All about SEO

If a week is a long time in politics, then a year is definitely an eternity in the world of SEO.

If your business operates anywhere nearby the web, then you will have been aware of search engine optimisation – a catch-all phrase for a range of methods designed to make certain pages appear higher up Google’s rankings.

But what you may not know is that these techniques change so rapidly that if you don’t keep your finger on the pulse and adapt your strategy, you could be putting your business at a significant disadvantage.

The good and bad days of the past
There was a time when SEO included a range of practices – some of them dubious at most useful – designed to trick Google into ranking pages more highly. This included things like keyword stuffing, where popular words were haphazardly thrown onto a page purely so they really showed up in a search, even though they often made no sense to a human reader.

From there emerged a game of cat and mouse which saw Google’s engineers deploy updates for their ranking algorithms on a daily basis, making them smarter and more in a position to sniff out the tricks and punish the websites that used them. Severe penalties could include dropping down the search rankings, and even blacklisting, where Google refuses to list your site at all.

Google updates such as RankBrain – its machine-learning artificial intelligence algorithm – as well as Panda, Penguin, and a recent overhaul of how it ranks mobile-friendly sites, have transformed the science and the art of SEO. To keep your site fighting fit in the digital world, you’ll now require a new range of techniques.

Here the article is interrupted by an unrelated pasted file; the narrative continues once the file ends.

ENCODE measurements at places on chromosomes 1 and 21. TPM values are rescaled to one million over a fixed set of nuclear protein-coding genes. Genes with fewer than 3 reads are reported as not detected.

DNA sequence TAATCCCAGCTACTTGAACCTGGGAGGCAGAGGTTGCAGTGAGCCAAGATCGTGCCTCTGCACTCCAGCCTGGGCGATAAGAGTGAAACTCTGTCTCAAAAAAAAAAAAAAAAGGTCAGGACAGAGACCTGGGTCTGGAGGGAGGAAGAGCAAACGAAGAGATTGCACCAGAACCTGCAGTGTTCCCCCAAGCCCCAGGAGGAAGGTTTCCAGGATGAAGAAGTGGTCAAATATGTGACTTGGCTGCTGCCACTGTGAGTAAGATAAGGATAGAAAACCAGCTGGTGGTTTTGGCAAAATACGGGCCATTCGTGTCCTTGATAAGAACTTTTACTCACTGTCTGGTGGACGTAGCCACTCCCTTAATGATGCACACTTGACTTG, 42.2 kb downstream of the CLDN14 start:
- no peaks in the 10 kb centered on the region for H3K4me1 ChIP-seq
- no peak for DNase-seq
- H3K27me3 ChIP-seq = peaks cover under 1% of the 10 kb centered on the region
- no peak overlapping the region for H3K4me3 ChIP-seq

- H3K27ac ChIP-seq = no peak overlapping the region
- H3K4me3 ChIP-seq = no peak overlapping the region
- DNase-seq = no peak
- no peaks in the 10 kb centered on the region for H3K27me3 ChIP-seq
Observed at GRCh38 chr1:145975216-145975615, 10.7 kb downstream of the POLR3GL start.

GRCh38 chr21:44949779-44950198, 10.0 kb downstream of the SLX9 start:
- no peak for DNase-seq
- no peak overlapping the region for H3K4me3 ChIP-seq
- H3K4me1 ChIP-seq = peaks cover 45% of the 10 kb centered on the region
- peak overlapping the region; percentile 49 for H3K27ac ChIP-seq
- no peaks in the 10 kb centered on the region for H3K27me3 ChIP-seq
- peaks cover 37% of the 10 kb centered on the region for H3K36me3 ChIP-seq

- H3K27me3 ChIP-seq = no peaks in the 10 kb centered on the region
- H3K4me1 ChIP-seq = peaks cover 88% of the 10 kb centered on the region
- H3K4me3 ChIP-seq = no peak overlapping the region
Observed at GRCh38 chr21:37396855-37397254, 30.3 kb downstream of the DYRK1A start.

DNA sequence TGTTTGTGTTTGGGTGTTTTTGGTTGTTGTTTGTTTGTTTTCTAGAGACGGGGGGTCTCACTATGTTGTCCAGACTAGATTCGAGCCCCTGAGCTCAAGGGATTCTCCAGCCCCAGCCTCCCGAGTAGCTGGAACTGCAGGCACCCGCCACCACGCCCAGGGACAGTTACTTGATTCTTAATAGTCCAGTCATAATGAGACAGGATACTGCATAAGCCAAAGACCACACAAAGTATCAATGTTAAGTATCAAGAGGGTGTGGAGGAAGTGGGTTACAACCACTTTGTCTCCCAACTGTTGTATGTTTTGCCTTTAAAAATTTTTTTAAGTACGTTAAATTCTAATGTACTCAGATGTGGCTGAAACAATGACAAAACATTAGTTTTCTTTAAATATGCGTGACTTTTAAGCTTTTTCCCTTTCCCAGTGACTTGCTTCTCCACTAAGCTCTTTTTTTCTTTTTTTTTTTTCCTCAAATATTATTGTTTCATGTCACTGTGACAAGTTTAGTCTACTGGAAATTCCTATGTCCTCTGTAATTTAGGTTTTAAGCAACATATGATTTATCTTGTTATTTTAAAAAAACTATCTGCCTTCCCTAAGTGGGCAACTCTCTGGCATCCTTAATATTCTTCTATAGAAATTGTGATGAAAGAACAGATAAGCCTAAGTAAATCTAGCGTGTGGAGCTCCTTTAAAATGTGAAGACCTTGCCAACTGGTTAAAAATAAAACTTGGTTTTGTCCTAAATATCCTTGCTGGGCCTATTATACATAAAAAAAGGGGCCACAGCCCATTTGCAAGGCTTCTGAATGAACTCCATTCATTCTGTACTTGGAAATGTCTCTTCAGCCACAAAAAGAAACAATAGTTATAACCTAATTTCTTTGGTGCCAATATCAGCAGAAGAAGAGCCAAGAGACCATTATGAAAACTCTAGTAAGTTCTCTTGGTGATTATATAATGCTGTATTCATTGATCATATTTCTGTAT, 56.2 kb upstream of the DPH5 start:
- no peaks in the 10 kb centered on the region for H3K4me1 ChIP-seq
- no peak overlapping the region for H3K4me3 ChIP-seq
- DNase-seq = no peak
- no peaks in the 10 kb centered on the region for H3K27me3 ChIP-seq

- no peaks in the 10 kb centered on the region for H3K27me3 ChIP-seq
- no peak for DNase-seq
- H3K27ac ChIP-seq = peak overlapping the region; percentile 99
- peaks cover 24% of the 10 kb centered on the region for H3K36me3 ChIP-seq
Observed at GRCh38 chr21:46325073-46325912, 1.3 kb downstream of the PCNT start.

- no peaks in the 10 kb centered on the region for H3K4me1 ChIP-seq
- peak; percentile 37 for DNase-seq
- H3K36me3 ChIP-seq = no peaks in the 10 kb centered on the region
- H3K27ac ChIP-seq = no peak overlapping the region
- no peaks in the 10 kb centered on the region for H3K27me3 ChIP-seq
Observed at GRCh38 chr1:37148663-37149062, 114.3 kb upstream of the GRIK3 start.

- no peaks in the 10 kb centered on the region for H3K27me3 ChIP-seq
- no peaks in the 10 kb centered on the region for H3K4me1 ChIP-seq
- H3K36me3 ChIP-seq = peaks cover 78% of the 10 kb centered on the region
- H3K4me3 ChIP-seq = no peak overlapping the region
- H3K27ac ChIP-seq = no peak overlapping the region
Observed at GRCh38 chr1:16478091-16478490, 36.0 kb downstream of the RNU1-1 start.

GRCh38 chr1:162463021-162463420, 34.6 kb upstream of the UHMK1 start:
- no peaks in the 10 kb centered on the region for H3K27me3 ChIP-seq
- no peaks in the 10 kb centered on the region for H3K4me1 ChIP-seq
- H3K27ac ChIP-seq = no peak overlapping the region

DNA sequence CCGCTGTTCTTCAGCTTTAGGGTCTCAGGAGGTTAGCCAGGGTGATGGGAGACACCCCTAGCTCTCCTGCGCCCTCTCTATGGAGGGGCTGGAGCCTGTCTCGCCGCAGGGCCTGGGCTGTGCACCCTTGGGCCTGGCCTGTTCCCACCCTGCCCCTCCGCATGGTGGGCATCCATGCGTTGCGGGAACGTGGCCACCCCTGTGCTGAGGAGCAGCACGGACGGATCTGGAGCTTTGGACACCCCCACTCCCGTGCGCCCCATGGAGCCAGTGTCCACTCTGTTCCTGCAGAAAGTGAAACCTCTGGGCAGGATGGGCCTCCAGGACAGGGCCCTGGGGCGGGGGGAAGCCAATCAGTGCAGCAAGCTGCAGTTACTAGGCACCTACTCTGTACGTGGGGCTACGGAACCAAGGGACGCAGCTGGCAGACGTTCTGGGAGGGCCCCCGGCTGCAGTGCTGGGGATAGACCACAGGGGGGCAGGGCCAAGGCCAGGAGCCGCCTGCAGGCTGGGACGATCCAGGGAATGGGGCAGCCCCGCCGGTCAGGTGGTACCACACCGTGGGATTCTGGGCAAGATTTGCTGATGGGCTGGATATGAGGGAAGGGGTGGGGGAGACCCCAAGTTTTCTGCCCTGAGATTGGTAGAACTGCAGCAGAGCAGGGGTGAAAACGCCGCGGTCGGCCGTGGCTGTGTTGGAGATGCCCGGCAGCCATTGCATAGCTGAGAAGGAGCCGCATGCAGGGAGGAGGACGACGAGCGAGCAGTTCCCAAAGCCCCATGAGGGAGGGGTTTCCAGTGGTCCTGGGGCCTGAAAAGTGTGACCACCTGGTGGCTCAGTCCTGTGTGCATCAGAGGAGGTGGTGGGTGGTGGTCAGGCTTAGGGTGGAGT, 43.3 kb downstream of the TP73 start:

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Time for you to go mobile
Last year mobile overtook desktop as the preferred way to access the web, and 2017 will be the year mobile SEO comes into its own.

Based on Ofcom, 66% of people in the UK use their smartphone to get into the Internet, and Google knows that.

Google’s Accelerated Mobile Pages (AMP) project is designed to make mobile pages load even quicker. You can give yourself a huge SEO boost by ensuring your site features a mobile-first design that’s responsive, uncluttered and easy to view and navigate.

Voice search and natural language
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The rise of digital assistants such as Siri, Alexa and Cortana means more people are now asking questions to Google directly rather than typing them into a search bar. This has given rise to a more natural and longer style of question.

Words such as “what”, “when” and “how” now appear more often browsing terms. So , rather than key words such as “Swiss watch”, a search might now look like “where can I buy a Swiss watch near me? ” or “how much is really a Swiss watch? ”. Because of this, long tail keywords (highly specific phrases containing at the least three words) have become more important.

To adapt to this, try writing more long tail keywords into your copy, as well as headlines that have these type of natural language questions rather than simply focussing on a keyword. Developing an FAQs section for your site to answer these specific questions is also a good idea.